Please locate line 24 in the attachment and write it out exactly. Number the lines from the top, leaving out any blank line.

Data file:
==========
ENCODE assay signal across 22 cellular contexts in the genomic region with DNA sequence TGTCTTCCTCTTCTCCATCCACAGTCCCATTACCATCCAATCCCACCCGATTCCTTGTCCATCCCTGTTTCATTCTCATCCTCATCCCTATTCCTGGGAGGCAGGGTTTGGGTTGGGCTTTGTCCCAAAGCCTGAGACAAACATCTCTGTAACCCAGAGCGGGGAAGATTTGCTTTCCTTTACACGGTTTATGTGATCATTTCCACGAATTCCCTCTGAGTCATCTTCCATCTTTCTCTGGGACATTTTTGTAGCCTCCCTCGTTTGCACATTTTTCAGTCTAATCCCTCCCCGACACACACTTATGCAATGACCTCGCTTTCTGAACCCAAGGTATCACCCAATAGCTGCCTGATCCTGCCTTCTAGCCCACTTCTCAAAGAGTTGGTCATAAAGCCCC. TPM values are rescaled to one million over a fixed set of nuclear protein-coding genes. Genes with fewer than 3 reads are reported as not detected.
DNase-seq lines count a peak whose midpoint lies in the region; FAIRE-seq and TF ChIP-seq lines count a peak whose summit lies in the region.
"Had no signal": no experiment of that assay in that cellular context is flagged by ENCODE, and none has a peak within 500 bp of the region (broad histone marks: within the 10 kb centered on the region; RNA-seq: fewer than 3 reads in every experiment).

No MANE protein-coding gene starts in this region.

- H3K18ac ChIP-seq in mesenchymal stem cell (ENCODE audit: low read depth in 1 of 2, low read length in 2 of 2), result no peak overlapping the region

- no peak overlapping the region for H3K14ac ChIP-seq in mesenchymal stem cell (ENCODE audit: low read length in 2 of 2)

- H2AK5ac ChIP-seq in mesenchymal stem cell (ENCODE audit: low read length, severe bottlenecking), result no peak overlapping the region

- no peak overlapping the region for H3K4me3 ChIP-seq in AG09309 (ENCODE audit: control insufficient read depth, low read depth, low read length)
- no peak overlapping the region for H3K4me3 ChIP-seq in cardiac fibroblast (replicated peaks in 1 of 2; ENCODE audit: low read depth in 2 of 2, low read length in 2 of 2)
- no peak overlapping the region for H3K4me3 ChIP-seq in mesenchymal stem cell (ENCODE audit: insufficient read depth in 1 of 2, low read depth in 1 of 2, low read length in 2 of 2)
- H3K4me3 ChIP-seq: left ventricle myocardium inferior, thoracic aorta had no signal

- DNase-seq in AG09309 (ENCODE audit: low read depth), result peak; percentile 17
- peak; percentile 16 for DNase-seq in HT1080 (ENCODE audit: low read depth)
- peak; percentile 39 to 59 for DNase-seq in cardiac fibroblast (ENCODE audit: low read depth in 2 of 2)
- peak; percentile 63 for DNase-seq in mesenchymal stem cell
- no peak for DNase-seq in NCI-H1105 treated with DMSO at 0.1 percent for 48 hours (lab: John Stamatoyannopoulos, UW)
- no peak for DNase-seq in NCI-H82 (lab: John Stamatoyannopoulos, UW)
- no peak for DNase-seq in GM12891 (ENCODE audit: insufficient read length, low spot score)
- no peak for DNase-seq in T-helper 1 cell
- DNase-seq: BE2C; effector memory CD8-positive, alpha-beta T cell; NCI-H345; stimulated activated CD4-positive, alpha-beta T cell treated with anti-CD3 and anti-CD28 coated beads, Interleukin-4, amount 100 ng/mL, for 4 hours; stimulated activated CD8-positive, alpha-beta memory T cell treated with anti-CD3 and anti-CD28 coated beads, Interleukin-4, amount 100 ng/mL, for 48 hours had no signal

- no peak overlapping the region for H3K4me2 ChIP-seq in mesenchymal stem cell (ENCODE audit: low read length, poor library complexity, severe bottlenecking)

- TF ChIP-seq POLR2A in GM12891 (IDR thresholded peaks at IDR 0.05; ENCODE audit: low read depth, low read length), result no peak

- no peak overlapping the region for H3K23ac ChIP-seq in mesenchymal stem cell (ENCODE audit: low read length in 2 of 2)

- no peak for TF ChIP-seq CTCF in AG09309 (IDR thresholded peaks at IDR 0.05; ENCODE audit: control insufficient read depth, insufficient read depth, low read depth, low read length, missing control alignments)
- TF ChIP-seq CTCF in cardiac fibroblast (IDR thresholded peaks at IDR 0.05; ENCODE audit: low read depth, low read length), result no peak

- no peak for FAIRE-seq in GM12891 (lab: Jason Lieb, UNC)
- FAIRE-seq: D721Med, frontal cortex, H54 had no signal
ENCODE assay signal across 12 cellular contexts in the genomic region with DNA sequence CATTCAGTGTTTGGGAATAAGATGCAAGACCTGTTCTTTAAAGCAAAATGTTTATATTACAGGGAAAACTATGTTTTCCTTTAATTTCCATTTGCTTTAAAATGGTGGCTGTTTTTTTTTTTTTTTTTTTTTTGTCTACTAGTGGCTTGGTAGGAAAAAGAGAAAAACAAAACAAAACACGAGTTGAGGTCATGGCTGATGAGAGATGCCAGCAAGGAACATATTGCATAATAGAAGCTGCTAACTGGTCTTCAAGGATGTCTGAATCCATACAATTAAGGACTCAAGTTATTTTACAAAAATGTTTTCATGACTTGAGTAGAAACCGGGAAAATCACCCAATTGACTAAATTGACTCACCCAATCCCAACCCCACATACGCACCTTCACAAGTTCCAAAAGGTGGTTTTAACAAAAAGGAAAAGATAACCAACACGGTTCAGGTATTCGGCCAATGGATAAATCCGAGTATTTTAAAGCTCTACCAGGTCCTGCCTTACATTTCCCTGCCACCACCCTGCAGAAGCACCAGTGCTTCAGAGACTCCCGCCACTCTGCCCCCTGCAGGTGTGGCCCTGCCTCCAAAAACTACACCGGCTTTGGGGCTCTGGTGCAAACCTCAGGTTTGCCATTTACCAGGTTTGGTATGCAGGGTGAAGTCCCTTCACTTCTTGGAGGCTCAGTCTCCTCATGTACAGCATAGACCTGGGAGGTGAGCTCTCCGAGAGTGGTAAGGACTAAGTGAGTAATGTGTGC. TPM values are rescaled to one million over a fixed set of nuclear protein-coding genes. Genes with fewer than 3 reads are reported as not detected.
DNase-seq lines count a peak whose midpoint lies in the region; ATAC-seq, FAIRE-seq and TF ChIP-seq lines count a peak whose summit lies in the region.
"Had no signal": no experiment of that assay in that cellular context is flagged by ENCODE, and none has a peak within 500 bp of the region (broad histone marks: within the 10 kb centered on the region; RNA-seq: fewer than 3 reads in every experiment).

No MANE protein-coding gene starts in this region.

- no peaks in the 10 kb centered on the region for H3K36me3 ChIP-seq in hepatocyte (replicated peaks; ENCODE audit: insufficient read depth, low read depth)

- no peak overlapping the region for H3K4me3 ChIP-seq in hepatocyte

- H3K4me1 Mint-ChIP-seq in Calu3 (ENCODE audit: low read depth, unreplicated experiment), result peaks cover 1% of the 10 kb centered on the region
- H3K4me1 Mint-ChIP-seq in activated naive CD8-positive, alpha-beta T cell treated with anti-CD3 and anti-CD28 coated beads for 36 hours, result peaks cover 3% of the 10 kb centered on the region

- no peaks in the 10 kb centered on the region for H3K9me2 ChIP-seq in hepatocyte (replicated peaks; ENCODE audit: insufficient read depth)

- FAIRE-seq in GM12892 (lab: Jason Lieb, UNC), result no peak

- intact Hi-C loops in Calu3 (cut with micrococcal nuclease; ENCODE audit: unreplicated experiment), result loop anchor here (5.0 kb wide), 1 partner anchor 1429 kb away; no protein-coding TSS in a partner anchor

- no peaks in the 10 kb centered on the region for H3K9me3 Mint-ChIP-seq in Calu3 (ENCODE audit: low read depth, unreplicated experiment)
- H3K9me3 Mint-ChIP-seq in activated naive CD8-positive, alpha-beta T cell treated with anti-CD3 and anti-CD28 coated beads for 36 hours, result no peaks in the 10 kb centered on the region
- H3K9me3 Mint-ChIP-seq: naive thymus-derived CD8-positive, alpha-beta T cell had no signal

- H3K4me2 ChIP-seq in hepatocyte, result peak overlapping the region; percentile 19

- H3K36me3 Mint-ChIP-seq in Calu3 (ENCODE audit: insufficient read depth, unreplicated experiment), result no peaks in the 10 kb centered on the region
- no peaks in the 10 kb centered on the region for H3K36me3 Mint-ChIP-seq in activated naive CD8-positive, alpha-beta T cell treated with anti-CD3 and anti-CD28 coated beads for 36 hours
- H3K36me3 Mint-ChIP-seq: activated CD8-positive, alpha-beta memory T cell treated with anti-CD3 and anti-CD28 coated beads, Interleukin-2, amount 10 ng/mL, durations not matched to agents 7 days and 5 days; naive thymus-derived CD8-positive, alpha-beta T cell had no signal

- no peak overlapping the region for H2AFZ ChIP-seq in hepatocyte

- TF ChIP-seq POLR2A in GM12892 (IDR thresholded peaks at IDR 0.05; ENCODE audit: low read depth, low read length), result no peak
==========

- no peak for TF ChIP-seq CTCF in AG09309 (IDR thresholded peaks at IDR 0.05; ENCODE audit: control insufficient read depth, insufficient read depth, low read depth, low read length, missing control alignments)